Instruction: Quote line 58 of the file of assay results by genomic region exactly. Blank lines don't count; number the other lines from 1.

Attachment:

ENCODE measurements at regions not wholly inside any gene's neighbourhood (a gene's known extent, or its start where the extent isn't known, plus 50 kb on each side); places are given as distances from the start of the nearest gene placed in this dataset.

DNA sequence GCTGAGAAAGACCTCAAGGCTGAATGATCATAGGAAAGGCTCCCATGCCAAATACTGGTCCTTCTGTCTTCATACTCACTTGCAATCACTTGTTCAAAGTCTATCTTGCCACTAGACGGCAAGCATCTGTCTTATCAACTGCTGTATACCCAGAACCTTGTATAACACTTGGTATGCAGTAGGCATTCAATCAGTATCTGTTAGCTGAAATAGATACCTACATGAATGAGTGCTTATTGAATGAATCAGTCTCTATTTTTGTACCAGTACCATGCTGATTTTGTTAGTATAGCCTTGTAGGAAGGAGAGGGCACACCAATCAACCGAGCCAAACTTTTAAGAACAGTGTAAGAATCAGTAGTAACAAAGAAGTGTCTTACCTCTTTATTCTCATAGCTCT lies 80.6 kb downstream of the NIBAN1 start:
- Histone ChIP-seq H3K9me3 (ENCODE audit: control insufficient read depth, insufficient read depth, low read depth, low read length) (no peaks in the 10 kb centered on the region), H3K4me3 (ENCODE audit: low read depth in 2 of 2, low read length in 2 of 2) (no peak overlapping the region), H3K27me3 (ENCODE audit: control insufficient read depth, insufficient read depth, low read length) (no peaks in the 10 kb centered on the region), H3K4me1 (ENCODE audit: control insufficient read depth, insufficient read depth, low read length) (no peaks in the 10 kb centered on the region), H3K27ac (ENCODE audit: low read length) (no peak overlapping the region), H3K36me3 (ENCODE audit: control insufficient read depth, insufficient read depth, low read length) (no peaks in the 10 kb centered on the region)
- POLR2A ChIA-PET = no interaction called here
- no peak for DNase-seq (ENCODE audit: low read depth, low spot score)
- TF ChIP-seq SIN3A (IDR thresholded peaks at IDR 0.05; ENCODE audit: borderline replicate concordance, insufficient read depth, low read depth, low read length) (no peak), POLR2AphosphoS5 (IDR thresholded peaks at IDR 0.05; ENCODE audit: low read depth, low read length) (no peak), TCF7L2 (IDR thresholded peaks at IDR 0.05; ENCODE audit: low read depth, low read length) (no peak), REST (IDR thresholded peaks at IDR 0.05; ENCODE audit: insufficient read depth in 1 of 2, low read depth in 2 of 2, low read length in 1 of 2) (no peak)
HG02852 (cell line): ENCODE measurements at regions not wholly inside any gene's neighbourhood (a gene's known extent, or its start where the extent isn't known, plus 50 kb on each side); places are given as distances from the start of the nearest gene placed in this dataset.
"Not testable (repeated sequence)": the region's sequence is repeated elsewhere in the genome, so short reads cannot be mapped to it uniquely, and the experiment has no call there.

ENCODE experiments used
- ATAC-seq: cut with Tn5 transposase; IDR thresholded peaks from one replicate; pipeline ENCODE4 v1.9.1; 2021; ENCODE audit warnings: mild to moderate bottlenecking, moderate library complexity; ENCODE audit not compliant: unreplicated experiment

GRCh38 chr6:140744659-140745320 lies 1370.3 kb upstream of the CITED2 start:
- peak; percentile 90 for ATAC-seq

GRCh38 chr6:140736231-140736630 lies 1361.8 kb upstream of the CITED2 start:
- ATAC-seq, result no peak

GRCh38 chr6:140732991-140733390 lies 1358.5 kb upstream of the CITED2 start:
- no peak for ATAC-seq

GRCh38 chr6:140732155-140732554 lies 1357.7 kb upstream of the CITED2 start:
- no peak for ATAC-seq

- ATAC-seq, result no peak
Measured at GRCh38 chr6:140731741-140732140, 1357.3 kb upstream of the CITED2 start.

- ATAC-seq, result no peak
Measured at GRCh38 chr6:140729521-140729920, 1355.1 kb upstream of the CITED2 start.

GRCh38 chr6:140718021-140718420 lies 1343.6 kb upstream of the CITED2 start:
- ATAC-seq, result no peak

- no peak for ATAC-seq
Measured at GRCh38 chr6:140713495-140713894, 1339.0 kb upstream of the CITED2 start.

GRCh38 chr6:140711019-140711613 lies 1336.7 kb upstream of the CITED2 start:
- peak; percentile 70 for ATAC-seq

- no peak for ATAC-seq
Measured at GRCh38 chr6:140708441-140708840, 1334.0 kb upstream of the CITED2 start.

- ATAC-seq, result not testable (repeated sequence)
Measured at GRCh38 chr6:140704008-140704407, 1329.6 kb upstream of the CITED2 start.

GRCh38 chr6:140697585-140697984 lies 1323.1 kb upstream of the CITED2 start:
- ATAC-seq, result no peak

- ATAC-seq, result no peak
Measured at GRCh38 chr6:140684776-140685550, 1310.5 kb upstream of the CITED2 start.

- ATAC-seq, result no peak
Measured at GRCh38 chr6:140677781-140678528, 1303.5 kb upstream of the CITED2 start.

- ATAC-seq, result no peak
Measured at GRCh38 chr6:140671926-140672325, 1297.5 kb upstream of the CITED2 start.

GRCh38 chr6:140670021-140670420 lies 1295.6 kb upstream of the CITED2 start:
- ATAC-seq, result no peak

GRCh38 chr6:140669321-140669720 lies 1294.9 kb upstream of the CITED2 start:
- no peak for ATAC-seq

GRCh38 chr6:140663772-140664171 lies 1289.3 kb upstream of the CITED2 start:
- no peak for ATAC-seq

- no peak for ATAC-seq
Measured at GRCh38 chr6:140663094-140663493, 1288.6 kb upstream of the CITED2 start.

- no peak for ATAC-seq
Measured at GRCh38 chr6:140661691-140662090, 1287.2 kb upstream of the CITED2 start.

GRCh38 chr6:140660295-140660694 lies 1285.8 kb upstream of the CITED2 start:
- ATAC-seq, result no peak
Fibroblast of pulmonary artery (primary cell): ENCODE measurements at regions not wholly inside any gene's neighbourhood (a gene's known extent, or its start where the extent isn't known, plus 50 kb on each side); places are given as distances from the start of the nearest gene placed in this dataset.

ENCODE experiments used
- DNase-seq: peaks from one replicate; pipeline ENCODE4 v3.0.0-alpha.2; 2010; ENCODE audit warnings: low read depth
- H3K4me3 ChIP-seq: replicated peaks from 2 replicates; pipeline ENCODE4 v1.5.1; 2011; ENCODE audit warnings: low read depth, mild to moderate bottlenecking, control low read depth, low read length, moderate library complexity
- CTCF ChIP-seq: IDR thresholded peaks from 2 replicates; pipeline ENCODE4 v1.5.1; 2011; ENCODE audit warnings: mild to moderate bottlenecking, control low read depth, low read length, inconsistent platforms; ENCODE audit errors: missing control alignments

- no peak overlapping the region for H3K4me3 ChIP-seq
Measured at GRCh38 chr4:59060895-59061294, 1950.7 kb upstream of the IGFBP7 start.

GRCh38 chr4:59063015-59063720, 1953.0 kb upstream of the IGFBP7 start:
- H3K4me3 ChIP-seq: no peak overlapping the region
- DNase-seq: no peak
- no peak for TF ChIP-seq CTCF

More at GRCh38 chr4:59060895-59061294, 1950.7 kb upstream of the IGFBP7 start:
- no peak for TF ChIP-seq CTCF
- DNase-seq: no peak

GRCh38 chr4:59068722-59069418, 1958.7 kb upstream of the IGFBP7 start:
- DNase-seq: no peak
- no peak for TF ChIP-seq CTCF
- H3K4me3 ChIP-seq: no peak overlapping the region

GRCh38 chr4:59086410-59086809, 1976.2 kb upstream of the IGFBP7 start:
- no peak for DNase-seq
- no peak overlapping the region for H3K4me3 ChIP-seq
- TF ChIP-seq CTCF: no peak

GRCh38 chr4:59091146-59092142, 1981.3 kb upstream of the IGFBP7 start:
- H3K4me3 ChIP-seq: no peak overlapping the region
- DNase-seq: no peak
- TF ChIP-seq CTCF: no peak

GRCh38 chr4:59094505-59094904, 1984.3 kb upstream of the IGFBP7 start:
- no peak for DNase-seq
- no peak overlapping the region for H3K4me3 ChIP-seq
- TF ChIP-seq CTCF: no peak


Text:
- no peak overlapping the region for H3K4me3 ChIP-seq